While state and federal criminal investigators pour over emails between Southern California Edison officials and members of the state Public Utilities Commission (PUC) about the shuttered San Onofre Nuclear Generating Station, an administrative judge ruled on Wednesday that the utility violated important communication regulations at least 10 times.
Judge Melanie M. Darling’s 49-page ruling (pdf) said Edison illegally used backchannel communications to discuss public matters with the PUC concerning who was going to pay for the $4.7-billion cost of closing San Onofre in 2013. Customers got stuck with $3.3 billion of it and investors skated.
The emails in question, between March 26, 2013, and June 17, 2014, are related to a meeting in Warsaw, Poland, between then-PUC President Michael Peevey and Edison executive Stephen Pickett at which they discussed a framework for settlement. Those kind of “ex-parte” meetings are illegal.
After the meeting became known, the PUC and Edison denied anything of substance was determined. But other e-mails and notes Pickett took revealed that wasn’t true.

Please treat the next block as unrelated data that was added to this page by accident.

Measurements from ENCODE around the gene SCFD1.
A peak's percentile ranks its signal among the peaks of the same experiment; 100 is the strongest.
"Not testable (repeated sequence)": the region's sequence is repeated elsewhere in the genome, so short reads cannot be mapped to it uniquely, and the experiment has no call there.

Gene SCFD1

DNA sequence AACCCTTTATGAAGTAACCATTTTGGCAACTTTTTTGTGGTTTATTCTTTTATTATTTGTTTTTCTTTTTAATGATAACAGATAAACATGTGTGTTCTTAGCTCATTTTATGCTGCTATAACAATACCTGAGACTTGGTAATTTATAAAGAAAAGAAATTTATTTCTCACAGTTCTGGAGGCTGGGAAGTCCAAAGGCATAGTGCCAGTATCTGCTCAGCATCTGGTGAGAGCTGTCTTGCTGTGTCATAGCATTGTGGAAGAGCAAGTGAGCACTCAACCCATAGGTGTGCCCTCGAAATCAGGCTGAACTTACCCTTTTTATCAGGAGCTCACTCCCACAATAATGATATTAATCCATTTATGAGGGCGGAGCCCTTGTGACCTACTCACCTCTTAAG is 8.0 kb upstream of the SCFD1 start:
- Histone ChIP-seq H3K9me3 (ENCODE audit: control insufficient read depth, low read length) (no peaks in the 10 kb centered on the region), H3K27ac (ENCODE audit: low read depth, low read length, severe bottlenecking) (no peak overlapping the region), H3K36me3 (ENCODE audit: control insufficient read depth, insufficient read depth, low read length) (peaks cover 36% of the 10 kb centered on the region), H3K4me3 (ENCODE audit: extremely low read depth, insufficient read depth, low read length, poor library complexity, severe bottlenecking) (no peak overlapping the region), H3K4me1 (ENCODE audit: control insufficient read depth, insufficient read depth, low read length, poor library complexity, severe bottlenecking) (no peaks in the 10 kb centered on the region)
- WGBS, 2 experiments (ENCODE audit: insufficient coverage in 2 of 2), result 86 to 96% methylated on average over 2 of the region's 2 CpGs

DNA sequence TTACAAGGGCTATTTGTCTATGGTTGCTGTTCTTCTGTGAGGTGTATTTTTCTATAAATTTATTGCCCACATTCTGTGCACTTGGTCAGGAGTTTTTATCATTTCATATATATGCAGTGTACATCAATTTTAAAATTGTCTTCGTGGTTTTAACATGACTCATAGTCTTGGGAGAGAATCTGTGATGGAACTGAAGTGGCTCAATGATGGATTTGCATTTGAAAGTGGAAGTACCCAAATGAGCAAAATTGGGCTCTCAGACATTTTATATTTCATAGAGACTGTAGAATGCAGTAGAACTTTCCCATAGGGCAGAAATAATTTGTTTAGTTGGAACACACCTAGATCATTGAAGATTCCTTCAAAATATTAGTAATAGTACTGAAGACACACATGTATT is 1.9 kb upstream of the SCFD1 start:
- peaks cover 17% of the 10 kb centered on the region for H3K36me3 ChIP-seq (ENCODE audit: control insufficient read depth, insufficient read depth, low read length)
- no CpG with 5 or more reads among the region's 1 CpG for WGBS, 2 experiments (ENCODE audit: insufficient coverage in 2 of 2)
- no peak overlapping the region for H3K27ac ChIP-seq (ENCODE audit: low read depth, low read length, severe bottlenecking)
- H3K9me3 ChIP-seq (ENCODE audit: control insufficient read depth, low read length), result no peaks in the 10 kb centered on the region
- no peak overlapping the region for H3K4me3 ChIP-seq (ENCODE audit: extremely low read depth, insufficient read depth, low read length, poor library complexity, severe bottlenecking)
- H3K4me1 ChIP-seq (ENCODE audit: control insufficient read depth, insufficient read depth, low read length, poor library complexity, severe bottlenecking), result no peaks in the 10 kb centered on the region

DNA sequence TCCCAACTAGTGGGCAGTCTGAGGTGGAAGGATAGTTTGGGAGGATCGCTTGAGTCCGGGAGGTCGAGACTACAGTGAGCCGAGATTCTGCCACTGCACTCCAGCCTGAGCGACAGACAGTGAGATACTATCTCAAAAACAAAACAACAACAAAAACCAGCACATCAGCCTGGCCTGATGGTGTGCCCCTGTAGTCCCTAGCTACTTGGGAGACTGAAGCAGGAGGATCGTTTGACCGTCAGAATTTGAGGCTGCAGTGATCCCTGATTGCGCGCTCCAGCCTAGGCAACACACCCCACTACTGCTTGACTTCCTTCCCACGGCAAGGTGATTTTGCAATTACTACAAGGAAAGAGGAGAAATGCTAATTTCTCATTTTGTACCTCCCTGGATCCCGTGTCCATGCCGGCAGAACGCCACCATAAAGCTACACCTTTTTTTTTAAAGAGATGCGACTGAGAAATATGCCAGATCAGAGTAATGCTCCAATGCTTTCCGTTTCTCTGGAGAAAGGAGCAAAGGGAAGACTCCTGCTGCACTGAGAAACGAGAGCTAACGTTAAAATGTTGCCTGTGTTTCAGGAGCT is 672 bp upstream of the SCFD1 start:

It wasn’t the only off-the-record gathering between Pickett and Peevey. Judge Darling wrote of another meeting between the two:
“Mr. Pickett has described a dinner with President Peevey on April 16, 2013 as ‘social.’ However, according to an email, Mr. Pickett scheduled a meeting with a senior SCE attorney immediately after the dinner. This is suggestive that substantive topics were covered which necessitated review by SCE’s counsel.”
Pickett and another Edison executive, Ronald Litzinger, subsequently gave statements to the commission about their roles in the setting of settlement terms “which I find may reasonably by viewed as misleading the Commission,” Judge Darling wrote.
Litzinger was asked under oath at a May 14, 2014, PUC hearing on the proposed settlement if he had “ex-parte” meetings with commissioners while talks were underway and he said no. His subsequent testimony during her proceedings did not disclose any meetings. The judge said he did it twice.
In June, The Utility Reform Network (TURN), a party to the San Onofre settlement, asked that the deal be reopened because, “Had Edison disclosed these communications in a timely manner, the information might have had an impact on settlement negotiations.”
San Onofre closed in January 2012 after a leak of radioactive steam was discovered. Subsequent testing found hundreds of eroded steam tubes, damaged by vibration caused by new steam generators. Edison blamed manufacturer Mitsubishi, which blamed computer problems and bad math for the misdesigned equipment. There is evidence that both knew the design was problematic.